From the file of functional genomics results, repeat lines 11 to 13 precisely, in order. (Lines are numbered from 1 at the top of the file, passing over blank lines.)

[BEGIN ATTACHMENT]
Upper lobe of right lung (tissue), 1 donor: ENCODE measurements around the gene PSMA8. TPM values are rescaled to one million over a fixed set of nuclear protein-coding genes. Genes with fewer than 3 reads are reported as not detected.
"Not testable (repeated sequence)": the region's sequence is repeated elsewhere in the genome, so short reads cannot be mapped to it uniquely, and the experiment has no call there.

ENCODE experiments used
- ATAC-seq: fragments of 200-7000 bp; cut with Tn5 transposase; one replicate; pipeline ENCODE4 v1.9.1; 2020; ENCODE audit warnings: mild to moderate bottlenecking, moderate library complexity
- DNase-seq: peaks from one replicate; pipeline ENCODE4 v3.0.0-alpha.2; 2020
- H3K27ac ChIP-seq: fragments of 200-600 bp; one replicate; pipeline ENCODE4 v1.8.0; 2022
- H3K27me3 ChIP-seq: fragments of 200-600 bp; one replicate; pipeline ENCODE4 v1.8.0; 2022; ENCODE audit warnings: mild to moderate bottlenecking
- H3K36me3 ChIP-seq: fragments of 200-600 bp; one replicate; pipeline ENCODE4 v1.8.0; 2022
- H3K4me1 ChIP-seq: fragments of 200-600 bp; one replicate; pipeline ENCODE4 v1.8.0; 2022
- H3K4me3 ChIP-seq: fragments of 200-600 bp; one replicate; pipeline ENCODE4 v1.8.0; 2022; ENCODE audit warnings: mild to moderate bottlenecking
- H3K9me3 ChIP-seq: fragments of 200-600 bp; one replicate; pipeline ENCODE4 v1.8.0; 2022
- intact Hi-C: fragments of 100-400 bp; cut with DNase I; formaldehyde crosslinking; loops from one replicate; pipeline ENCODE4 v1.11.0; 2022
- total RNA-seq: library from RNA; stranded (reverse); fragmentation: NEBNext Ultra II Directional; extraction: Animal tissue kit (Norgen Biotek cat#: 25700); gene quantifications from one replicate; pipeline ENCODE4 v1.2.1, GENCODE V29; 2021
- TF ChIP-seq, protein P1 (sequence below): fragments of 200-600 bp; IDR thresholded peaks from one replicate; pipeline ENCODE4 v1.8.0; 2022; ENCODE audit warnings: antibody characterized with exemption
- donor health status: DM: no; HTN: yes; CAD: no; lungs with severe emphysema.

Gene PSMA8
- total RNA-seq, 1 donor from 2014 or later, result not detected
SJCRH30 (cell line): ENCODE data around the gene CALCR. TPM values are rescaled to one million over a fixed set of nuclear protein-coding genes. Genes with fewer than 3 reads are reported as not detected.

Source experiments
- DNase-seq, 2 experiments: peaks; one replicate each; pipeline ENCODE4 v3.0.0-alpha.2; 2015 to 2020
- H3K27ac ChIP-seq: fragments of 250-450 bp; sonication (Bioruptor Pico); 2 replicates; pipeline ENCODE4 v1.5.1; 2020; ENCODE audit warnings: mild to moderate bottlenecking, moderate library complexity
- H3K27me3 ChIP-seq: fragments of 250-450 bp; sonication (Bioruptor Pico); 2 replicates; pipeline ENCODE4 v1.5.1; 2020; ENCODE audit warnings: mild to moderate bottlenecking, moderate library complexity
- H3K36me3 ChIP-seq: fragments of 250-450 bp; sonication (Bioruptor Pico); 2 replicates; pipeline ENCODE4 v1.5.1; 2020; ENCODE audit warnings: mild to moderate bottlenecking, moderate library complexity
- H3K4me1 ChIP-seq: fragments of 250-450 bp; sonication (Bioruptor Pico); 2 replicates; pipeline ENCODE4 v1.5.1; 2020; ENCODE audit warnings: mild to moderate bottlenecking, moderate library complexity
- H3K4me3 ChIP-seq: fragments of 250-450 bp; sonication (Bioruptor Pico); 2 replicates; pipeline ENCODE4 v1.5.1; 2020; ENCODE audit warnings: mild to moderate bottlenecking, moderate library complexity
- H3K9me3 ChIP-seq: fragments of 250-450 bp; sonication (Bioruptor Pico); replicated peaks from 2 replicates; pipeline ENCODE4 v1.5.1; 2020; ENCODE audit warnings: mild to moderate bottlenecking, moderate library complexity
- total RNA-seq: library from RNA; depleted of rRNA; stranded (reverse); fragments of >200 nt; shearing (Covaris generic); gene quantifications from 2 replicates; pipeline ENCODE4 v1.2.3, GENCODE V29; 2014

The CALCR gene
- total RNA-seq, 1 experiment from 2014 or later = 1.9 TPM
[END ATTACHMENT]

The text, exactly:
- H3K9me3 ChIP-seq: fragments of 200-600 bp; one replicate; pipeline ENCODE4 v1.8.0; 2022
- intact Hi-C: fragments of 100-400 bp; cut with DNase I; formaldehyde crosslinking; loops from one replicate; pipeline ENCODE4 v1.11.0; 2022
- total RNA-seq: library from RNA; stranded (reverse); fragmentation: NEBNext Ultra II Directional; extraction: Animal tissue kit (Norgen Biotek cat#: 25700); gene quantifications from one replicate; pipeline ENCODE4 v1.2.1, GENCODE V29; 2021